The action of proposing has been studied from various perspectives in research on talk-in-interaction, both in mundane as well as in institutional talk. Aiming to exemplify Interactional Linguistics as a drawing together of insights from Linguistics and Conversation Analysis, we explore the grammar of proposals and the stances displayed by participants in making proposals in the context of joint activities, where a future or hypothetical activity is being put forth as something the speaker and recipient(s) might do together. Close examination of interactions among American English-speaking adults reveals four recurrent grammatical formats for issuing proposals:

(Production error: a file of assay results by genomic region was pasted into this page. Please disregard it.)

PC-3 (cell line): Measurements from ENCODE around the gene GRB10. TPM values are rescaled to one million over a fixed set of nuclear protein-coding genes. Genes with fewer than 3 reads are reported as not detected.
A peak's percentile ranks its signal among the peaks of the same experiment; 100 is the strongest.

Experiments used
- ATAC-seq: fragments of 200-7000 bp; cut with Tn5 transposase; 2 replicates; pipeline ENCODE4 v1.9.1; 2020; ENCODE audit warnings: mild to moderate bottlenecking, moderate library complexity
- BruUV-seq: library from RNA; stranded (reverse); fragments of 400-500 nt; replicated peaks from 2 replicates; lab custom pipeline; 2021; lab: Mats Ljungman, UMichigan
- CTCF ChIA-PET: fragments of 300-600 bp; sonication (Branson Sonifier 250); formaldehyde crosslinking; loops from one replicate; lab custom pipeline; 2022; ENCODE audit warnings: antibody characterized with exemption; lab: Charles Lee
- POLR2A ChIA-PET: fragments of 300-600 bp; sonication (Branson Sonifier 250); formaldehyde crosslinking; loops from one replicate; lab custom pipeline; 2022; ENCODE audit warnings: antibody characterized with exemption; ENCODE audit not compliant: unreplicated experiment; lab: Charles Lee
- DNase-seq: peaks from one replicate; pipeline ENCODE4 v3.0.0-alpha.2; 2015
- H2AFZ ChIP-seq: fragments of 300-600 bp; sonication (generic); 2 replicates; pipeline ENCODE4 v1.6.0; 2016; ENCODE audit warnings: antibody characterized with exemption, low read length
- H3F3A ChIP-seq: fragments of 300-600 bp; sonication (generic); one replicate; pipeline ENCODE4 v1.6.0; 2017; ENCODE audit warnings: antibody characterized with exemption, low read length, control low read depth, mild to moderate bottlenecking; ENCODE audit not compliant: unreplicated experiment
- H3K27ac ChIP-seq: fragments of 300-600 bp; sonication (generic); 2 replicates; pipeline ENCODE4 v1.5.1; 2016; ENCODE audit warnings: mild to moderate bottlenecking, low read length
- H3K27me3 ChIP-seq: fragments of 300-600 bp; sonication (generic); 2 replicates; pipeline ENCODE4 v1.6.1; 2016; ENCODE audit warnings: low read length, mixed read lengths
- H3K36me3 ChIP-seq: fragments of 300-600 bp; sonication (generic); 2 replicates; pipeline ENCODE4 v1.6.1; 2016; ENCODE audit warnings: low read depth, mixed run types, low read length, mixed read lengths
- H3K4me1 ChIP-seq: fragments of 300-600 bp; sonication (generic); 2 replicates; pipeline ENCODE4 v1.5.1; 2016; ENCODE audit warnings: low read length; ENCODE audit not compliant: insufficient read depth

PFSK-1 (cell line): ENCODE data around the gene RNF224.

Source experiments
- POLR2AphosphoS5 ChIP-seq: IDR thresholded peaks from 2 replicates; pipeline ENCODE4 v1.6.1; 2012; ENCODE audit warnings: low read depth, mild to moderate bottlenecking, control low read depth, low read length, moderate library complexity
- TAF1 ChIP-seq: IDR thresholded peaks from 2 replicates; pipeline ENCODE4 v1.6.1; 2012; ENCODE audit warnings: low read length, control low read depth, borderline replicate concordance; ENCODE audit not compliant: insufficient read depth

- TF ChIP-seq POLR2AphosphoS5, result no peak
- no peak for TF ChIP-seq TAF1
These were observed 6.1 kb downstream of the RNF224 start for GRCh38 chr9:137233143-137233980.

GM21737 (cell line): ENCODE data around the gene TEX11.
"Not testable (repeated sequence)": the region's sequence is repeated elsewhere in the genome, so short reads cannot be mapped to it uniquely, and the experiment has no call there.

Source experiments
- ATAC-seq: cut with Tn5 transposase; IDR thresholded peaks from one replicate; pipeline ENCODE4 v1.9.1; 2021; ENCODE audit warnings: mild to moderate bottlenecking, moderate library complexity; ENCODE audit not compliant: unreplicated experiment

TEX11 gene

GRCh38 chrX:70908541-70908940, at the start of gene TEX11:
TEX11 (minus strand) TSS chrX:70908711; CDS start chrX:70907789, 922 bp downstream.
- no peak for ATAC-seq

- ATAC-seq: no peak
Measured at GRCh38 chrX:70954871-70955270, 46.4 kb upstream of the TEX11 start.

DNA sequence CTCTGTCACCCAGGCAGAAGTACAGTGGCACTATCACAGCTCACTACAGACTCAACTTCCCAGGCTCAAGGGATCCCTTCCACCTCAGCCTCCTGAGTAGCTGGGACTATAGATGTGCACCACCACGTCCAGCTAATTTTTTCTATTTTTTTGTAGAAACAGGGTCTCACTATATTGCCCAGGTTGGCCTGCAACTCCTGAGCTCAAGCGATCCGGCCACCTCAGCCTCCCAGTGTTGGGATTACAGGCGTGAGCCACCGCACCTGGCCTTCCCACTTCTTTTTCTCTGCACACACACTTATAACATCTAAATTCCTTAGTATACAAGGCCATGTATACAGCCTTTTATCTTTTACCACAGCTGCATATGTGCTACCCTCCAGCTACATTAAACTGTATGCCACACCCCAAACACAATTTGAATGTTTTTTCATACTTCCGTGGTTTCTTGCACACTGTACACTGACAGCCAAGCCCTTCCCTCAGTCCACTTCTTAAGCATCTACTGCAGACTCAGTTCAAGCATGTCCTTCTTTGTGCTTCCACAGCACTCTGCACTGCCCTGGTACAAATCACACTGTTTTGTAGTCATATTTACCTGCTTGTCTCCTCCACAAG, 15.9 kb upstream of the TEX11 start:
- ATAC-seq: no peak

Let’s, Why don’t we, Modal Declaratives, and Modal Interrogatives. We argue that these four formats for doing proposing within a joint activity are used in socially distinct environments, contributing to a growing understanding of the fit between entrenched linguistic patterns and the social work they have evolved to do.